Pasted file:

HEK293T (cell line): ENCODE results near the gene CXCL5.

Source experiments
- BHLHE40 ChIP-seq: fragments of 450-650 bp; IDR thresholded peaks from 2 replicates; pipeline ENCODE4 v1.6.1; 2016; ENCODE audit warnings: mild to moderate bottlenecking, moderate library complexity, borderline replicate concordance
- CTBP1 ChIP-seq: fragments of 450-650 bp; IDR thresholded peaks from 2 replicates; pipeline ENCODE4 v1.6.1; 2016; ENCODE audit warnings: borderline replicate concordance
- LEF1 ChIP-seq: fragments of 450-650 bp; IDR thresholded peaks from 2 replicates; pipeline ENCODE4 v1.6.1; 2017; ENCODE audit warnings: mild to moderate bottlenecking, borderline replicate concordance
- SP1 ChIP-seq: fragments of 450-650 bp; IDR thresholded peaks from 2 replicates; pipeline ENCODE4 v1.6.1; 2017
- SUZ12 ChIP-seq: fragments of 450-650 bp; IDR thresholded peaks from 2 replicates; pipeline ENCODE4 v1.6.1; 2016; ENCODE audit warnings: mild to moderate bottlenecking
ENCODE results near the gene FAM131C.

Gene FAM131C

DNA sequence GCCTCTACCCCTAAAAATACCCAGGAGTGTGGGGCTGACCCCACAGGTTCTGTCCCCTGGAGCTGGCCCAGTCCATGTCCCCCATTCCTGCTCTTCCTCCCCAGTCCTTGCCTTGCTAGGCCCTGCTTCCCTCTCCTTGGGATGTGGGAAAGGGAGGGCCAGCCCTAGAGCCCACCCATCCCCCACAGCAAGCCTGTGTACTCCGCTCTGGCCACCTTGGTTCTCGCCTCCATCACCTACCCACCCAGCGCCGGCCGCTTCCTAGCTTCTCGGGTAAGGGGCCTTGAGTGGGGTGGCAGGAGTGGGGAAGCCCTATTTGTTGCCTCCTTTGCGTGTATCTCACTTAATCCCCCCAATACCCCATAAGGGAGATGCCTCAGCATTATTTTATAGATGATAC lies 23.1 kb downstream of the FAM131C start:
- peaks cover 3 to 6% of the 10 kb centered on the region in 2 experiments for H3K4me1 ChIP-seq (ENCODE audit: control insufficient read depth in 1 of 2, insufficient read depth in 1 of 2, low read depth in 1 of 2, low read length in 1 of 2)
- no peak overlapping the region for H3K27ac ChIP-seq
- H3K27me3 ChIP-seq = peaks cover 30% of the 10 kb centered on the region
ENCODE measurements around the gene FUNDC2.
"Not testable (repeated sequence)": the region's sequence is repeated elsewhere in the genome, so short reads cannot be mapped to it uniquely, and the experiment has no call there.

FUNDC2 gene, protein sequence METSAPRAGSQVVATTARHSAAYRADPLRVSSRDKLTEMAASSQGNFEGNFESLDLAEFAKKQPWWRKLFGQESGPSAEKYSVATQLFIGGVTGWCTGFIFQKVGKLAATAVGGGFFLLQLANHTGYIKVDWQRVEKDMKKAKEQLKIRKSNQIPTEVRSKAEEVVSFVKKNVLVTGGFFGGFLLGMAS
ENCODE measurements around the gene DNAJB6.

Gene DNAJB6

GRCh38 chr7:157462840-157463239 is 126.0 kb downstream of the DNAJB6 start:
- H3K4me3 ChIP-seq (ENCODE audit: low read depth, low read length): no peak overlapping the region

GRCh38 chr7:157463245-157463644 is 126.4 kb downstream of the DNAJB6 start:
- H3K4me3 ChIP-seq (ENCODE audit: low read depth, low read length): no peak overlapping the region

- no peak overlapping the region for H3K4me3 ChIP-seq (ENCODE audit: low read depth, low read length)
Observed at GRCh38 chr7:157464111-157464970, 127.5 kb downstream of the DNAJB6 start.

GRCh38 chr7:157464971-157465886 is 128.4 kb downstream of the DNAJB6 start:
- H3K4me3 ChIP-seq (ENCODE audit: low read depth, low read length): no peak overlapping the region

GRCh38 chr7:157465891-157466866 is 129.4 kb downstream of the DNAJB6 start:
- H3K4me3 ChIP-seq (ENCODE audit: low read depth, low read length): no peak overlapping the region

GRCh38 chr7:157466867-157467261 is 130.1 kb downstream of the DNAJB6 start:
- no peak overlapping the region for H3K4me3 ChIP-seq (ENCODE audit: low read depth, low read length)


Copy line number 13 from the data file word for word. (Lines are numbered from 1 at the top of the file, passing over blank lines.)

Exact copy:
- H3K27me3 ChIP-seq = peaks cover 30% of the 10 kb centered on the region